LAREDO — As President Donald Trump continues pushing to build a wall on the country’s southern border, elected officials here know that Laredo and Webb County are on the short list of places that are next in line for a barrier. So city leaders are promoting their own vision for a wall that they say will fulfill Washington’s goals while enhancing the quality of life for local residents.
Previous city councils first envisioned the River Vega Master Plan project more than a decade ago as a riverfront development to lure shoppers and tourists to downtown Laredo, similar to San Antonio’s River Walk. The project never got off the ground under previous administrations, and its final price tag swelled to more than $72 million, according to a 2006 project summary. But the city was able to complete one piece of it: an outlet mall where dozens of national chains now do business.
City leaders have dusted off the plan, and now they’re trying to convince the federal government to finance it. They want to build a concrete bulkhead near the banks of the Rio Grande that incorporates green and recreational space, a promenade and flood protection — and they say it would also fulfill the federal government’s demand for a border barrier.
“If you’re going to force a wall down our throat, then have it be done on our terms and not yours,” City Council member George Altgelt said, “because we live here and we know border security better than anybody else. The bulkhead approach allows us to address water quality, water quantity, lines of sight, invasive species control, mobility and border security — all at the same time.”
The project would run through about 12 miles of city property that includes a large swath near the city’s downtown outlet mall, soccer fields and parks that sit on or near the banks of the Rio Grande. Its height would range from 18 to 22 feet, and it would cost about $18 million per mile, Laredo Mayor Pete Saenz said. That’s about $6 million less per mile than the steel barrier the Trump administration wants to build, according to the latest estimate by the Office of Management and Budget.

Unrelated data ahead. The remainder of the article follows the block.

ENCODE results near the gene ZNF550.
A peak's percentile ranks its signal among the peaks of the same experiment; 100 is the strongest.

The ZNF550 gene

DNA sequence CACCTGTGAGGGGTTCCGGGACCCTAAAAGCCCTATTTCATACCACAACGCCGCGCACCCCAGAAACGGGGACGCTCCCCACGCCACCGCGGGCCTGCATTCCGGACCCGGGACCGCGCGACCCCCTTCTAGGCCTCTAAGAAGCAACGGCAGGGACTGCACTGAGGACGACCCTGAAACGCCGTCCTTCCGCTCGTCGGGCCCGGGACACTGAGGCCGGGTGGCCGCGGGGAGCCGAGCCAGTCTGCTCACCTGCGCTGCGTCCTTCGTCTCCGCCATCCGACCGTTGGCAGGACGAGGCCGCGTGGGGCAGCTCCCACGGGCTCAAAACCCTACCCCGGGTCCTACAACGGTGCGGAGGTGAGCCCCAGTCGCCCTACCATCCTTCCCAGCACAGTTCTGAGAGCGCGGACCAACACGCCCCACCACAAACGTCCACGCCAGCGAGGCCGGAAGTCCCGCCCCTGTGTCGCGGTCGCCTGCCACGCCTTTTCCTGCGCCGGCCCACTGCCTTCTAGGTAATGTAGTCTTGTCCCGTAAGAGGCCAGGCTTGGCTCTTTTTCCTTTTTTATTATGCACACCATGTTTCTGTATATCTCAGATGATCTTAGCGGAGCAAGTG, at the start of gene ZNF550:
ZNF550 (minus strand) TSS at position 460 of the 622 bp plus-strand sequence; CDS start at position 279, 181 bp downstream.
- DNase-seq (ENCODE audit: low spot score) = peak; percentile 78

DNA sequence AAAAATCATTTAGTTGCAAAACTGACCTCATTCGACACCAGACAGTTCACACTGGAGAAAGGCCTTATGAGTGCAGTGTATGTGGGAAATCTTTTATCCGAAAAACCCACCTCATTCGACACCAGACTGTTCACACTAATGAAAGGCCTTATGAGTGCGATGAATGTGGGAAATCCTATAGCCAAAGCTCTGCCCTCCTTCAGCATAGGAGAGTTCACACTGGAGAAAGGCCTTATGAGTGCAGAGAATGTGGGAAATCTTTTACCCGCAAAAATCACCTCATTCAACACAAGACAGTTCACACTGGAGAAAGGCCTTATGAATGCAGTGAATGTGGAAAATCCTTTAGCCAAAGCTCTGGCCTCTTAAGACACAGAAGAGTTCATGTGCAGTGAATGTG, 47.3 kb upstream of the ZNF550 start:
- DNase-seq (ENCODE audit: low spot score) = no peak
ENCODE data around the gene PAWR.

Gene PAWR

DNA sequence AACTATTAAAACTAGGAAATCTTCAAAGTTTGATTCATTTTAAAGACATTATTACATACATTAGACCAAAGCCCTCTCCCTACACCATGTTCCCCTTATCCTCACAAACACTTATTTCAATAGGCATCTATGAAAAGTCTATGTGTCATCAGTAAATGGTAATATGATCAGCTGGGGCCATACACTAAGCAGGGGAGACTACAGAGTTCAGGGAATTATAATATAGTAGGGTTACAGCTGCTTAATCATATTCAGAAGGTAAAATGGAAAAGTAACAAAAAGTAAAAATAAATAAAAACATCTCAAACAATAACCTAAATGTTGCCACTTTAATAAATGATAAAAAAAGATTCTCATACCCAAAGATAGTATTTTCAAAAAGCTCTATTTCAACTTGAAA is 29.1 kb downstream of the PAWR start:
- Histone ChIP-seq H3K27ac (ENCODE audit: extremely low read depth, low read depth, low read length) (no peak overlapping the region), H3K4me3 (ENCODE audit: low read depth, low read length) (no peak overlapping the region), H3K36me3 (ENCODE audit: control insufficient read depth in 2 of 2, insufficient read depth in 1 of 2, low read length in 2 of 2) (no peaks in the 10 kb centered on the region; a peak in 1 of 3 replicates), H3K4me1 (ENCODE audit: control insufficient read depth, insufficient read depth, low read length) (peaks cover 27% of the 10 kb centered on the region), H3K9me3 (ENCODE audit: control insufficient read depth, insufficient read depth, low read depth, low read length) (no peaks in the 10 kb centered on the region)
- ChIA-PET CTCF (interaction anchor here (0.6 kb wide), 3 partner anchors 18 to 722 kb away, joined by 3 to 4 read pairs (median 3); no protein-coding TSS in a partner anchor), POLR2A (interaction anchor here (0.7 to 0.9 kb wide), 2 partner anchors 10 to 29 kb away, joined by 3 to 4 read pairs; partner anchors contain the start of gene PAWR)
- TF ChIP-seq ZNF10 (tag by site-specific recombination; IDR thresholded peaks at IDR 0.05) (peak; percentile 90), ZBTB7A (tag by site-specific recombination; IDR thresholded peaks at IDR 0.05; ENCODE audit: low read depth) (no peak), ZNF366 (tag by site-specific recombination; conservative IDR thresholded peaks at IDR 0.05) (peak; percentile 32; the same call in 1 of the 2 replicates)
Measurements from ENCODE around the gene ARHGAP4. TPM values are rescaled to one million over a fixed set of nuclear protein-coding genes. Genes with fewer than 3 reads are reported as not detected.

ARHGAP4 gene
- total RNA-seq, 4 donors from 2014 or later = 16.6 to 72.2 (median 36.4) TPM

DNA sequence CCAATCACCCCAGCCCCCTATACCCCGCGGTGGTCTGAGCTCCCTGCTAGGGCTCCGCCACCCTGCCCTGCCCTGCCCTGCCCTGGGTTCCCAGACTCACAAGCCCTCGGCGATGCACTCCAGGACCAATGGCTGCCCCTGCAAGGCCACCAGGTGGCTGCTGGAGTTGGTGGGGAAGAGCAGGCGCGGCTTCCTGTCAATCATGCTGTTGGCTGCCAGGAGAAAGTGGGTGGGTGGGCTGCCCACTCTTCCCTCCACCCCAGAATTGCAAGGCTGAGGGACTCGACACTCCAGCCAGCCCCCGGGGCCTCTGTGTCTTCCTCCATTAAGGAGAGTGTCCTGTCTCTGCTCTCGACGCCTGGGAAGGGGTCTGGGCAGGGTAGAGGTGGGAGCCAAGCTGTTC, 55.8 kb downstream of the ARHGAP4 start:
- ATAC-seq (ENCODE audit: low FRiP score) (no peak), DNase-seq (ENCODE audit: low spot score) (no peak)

The project has support from U.S. Rep. Henry Cuellar, who represents Laredo in Congress and said it’s a modern way to address border security concerns.
“I support the development of mutually beneficial border security infrastructure projects based on mutual agreements between local communities and the Department of Homeland Security, that will produce viable alternatives to a 14th century wall,” Cuellar said in an email, adding that Laredo officials presented the concept to U.S. Customs and Border Protection Commissioner Kevin McAleenan during a visit to Washington, D.C., earlier this month.
CBP spokespersons in Washington and Laredo did not respond to requests for comment.
It’s not the first time local officials have asked the federal government to combine a local project with its border wall construction. More than a decade ago, Rio Grande Valley officials convinced the government to improve miles of local flood-control levees in exchange for allowing border fencing to be built atop the levees.
“We’re saying if monies are available and you’re insisting on this physical wall, then we’re proposing this alternative,” Saenz said. “It’s an ugly wall versus this promenade, or river walk, which is a tool for economic development.”
But Laredo environmentalists argue that city leaders are surrendering to the White House prematurely and placing the environment in harm’s way while they promote the River Vega project.
Tricia Cortez, the executive director of the Rio Grande International Study Center, said the city’s eagerness to make a deal on a customized barrier around downtown has put sensitive habitats outside the project’s boundaries at risk. A barrier in Webb County would also include dozens of miles in rural areas near the Rio Grande.
The roughly 650 miles of border barriers already built cut through sensitive ecosystems and tribal land, cause flooding and disrupt animal migration, she added.
“It’s like they’re putting a gun to the head of 10 people and are going to say, ‘You can shoot those nine and just save us.’ And our organization, we’re not OK with that,” she said. “That river is our lifeblood, it’s our only source of water and it’s an endangered river.”
The local fight comes as Trump continues to double down on building a wall and fulfilling his signature campaign promise. After a five-week government shutdown triggered when Congress refused to approve more than $5 billion that Trump requested for the wall, the president issued a national emergency declaration last month that would divert billions in defense spending to construct the barrier. The U.S. House and Senate voted recently to oppose the declaration, but the president vetoed the measure, saying it was “his duty” to do so.